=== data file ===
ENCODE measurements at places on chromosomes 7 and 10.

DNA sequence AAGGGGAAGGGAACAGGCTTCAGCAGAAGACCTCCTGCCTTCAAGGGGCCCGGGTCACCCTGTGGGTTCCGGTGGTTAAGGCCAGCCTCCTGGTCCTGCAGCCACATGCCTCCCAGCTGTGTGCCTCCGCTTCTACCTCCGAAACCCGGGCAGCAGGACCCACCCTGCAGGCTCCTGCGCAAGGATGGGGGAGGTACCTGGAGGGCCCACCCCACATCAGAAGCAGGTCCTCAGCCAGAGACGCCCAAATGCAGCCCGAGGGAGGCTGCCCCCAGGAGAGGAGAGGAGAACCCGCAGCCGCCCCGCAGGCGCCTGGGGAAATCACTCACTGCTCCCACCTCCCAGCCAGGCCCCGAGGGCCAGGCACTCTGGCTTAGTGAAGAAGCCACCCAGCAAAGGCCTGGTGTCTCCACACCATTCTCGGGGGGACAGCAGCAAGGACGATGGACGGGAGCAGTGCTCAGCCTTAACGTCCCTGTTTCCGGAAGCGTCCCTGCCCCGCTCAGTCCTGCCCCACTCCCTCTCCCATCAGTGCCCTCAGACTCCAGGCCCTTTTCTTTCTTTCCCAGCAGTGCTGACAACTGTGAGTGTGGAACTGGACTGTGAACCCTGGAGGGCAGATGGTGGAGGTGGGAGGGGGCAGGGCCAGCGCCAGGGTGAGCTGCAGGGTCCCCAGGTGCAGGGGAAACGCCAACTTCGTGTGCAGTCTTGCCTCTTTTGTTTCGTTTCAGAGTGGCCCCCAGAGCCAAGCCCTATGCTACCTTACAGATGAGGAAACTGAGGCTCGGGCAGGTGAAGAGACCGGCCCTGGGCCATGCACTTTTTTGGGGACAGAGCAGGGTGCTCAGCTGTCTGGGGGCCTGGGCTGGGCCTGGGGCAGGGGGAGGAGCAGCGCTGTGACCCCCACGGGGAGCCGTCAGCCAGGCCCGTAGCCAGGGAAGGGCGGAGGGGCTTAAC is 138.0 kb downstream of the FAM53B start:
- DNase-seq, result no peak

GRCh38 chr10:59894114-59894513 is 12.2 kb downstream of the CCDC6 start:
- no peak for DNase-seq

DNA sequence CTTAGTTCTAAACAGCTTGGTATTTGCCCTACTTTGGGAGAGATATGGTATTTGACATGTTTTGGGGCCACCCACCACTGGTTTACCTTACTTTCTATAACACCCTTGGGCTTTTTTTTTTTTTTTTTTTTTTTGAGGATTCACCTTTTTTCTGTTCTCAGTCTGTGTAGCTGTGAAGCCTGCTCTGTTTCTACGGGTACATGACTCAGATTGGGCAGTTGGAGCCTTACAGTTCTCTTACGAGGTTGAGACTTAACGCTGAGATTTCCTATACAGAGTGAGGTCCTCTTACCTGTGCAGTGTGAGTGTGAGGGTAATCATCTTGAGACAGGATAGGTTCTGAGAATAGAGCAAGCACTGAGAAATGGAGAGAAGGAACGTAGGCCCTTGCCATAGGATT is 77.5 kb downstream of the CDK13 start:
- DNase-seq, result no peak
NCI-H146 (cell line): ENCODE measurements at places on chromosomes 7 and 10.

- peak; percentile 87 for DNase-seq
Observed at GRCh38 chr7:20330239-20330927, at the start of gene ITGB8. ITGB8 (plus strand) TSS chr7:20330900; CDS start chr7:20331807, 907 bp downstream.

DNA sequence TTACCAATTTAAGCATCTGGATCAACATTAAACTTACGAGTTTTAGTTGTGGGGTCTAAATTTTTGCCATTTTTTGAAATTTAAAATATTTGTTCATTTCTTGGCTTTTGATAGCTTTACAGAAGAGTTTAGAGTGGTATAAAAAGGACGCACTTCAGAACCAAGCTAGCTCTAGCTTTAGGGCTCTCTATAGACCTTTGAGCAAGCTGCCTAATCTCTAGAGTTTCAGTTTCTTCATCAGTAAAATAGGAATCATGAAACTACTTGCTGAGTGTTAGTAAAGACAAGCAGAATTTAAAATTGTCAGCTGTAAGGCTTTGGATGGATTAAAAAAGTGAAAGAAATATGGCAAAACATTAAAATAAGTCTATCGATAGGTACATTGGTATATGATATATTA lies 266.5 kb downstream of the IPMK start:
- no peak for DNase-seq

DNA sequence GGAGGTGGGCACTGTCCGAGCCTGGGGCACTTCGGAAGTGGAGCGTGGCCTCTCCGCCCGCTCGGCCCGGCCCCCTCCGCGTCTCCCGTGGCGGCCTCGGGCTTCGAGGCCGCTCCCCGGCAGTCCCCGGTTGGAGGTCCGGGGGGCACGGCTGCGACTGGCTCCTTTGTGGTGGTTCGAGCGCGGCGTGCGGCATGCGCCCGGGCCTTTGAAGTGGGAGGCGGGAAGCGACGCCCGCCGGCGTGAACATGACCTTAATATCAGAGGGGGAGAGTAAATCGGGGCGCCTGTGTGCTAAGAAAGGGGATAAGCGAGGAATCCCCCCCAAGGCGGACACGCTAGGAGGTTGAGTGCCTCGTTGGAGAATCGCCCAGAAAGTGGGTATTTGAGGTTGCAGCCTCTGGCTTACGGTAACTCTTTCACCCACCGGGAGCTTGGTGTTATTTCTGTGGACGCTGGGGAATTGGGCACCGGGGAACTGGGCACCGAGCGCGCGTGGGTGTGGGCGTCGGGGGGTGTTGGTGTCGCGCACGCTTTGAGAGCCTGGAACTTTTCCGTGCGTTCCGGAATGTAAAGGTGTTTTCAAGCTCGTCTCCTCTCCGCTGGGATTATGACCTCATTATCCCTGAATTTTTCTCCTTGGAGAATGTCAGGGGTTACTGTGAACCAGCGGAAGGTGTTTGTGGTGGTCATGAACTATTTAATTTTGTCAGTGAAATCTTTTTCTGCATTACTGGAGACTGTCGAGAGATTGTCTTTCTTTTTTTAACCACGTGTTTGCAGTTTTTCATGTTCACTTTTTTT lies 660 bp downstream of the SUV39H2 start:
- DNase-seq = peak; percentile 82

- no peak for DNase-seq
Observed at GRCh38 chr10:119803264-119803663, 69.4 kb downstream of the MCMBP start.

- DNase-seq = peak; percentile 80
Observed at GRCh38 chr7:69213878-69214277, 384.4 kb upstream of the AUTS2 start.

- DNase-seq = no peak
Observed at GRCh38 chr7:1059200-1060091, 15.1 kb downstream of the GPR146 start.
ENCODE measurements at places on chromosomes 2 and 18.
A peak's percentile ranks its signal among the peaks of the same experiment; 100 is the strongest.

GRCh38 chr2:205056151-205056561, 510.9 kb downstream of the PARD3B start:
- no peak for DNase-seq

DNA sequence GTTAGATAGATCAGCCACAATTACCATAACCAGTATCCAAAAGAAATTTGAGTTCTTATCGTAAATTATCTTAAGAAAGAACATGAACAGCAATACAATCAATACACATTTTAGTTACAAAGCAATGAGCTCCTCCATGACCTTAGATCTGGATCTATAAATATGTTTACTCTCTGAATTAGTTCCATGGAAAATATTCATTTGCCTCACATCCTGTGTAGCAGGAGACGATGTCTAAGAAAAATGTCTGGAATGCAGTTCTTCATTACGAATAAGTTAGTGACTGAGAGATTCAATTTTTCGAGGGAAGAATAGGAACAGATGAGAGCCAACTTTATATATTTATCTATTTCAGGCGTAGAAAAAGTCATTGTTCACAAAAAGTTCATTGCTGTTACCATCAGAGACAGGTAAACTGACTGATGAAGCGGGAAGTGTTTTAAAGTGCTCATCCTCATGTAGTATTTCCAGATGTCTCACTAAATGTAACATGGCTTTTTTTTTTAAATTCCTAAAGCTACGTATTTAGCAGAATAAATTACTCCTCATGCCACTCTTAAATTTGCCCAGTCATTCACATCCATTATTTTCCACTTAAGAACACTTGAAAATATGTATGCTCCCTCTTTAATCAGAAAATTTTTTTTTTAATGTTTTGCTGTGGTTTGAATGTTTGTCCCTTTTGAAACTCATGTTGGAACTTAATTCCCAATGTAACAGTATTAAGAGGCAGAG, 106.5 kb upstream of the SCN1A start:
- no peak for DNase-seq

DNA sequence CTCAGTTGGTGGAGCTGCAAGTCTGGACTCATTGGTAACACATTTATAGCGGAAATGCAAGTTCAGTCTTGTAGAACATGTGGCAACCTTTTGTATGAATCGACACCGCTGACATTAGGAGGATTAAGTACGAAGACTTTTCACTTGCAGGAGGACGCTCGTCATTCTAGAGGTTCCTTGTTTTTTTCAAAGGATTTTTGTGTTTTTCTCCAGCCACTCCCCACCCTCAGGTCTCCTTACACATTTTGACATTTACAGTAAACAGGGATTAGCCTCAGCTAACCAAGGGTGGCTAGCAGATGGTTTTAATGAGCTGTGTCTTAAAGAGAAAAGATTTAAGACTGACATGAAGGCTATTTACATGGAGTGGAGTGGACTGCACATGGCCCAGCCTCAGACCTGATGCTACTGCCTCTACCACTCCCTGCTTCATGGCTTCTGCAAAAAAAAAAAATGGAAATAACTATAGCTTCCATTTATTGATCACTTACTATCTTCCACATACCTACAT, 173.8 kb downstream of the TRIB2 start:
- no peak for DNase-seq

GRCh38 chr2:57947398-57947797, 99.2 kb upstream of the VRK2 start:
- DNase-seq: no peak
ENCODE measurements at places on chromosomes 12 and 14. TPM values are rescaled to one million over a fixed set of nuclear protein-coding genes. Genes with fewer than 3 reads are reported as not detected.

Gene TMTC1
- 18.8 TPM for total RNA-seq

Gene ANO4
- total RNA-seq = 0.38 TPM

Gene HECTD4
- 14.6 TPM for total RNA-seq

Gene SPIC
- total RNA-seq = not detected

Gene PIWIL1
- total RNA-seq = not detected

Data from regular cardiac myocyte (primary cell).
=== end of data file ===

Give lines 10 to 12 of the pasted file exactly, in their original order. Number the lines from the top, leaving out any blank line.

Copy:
Observed at GRCh38 chr7:20330239-20330927, at the start of gene ITGB8. ITGB8 (plus strand) TSS chr7:20330900; CDS start chr7:20331807, 907 bp downstream.

DNA sequence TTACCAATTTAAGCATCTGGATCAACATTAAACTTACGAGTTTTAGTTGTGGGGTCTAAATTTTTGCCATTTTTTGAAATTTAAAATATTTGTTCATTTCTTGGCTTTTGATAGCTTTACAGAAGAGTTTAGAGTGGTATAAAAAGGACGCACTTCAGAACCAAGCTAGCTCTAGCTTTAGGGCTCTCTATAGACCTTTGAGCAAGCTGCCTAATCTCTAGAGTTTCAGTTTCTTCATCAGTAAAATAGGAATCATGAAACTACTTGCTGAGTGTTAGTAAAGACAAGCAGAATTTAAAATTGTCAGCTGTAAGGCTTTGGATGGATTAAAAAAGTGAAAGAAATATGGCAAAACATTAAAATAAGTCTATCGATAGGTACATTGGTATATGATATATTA lies 266.5 kb downstream of the IPMK start:
- no peak for DNase-seq